Monday, October 30, 2017

We ventured out under a beautiful pink and yellow Arabian sunset, which was just over the horizon.  It felt like we were surrounded by Crested Larks because we could hear their songs from all directions. 

We did not get a great shot of a Crested Lark, so we got in the car and packed up the scope and binoculars, and started to drive off from the desert scrub habitat.  When all of a sudden... I heard a call from outside my window!  I looked outside and saw a well-camouflaged pair of Crested Larks.  The Larks looked like miniature soldiers because of how well they blended in with their environment

This camouflage is important because of their need to avoid predators like foxes, which eat their eggs.  Crested Larks nest on the ground, so blending in helps them protect their nests.

Saturday, October 14, 2017

RTES Young Birder's Club Inaugural Adventure

We arrived at the Beach Path at 6:45 AM for our first bird walk as leaders of the Ras Tanura Elementary Young Birder's Club.  I was surprised that there were nine other kids that showed up because I was only expecting four or five.  I guess more people were interested than I thought.

We set off on the path with our binoculars, camera, and my mom had the spotting scope.  At the starting point we saw an immature House Sparrow with downy feathers.  After that we heard 20 to 40 Rose-Ringed Parakeets squawking from the tall Palm Trees.  The other kids were not sure what they were so I helped them identify the Parakeets.  Most people do not realize that these birds are actually invasive here because someone let go of their pet Parakeets.  Now there are hundreds.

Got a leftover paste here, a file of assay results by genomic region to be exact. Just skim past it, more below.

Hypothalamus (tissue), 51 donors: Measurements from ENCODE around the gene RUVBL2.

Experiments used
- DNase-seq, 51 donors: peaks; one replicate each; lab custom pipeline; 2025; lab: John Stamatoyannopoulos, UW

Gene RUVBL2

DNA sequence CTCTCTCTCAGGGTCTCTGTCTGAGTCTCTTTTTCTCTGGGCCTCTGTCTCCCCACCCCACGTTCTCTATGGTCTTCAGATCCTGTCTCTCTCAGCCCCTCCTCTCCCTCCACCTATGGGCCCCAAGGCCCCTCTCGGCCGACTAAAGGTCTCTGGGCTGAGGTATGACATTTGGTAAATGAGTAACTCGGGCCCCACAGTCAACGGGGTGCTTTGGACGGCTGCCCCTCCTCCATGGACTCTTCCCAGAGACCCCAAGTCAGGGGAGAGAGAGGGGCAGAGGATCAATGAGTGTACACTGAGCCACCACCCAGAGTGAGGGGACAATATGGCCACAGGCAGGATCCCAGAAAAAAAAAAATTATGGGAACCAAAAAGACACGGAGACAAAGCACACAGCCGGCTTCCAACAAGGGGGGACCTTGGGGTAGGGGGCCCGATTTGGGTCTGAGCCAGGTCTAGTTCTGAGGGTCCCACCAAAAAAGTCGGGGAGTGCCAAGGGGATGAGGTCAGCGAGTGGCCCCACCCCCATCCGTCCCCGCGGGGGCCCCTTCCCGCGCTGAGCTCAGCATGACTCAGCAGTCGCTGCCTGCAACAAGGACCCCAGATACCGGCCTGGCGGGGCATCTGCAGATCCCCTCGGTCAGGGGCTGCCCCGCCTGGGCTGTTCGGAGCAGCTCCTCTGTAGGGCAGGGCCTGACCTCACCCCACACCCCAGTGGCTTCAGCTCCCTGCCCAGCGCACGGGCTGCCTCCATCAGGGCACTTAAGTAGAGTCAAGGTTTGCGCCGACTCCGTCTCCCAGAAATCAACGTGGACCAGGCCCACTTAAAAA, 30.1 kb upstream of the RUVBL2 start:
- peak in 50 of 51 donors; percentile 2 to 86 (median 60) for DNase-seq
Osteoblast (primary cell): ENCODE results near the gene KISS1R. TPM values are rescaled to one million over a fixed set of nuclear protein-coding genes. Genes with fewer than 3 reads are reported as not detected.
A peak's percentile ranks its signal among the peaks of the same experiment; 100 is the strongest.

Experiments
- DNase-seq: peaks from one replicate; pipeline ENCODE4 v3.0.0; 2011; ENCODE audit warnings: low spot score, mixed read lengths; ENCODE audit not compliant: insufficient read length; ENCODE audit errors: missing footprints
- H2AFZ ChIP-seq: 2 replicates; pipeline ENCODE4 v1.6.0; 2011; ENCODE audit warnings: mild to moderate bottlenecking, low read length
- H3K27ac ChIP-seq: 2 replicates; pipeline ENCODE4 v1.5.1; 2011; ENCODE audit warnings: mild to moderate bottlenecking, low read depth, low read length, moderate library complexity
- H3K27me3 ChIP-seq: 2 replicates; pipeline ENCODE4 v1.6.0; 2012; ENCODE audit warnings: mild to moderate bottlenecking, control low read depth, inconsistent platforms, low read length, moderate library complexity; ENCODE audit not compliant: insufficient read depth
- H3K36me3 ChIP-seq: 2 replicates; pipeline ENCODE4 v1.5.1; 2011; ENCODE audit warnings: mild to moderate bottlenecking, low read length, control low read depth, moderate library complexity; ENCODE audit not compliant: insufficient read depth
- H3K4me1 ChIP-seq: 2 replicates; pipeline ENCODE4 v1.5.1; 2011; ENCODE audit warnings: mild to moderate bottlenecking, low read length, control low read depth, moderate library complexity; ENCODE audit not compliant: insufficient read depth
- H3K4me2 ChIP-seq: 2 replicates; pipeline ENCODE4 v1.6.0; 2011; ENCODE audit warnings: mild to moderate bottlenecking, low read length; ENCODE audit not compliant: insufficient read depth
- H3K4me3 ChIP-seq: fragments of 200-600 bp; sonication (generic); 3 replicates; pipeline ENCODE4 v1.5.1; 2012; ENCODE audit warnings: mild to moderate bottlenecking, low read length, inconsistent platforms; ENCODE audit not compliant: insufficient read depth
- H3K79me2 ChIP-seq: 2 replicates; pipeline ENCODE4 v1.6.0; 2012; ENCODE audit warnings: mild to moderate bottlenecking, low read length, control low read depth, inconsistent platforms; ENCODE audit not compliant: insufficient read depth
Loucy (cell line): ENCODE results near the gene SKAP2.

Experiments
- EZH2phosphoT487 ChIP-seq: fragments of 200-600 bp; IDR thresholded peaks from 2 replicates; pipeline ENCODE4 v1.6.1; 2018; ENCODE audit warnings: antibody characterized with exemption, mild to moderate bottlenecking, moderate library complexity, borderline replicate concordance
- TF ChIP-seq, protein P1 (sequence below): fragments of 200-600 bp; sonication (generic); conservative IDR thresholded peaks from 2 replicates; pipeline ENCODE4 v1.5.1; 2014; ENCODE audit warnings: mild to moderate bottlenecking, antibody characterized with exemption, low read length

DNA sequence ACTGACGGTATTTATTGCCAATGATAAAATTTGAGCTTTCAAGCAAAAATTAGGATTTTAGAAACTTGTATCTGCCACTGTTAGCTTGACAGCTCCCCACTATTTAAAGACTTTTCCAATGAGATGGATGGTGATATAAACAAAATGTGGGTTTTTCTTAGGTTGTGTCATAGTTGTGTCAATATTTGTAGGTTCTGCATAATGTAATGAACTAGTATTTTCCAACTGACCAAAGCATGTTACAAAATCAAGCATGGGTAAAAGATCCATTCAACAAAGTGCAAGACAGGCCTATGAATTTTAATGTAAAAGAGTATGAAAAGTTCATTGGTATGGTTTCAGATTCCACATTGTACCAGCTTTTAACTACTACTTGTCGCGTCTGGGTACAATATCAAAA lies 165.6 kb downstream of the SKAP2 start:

After almost an hour of walking my mom and I were getting nervous that there was not going to be anything too exciting for the group to spot.  Mom was desperately scanning the dunes for movement, then she saw something.  We set up the scope and my mom exclaimed "Isabelline Wheatear."  As we continued to scan we noticed there were actually four of them.  Our theory is that there were two parents and two juveniles, but we could not distinguish with certainty, which ones were juveniles.  There was one male who was noticeably brighter than the rest.  The other kids had never seen a Wheatear before, so it was fun to give them a chance to look through the scope at them!

At the end of the trip, we happened to spot an Indian Silver-bill that appeared to be gathering nesting materials from the ground.  He was darting from the sand to the top of a small Palm Tree and back again.   The entire trip was only an hour, but several of the other kids were already tired at the end so it was good we only went for that long.  There were several kids who want to go again, with one of them asking "can we do this every weekend?"  Probably not, but I do look forward to leading another RTES Young Birder's Club outing, perhaps to the far north end of camp to "Boy Scout Beach" to try to spot nesting Crested Larks.
As always, you can see my blog and other Eco-adventures at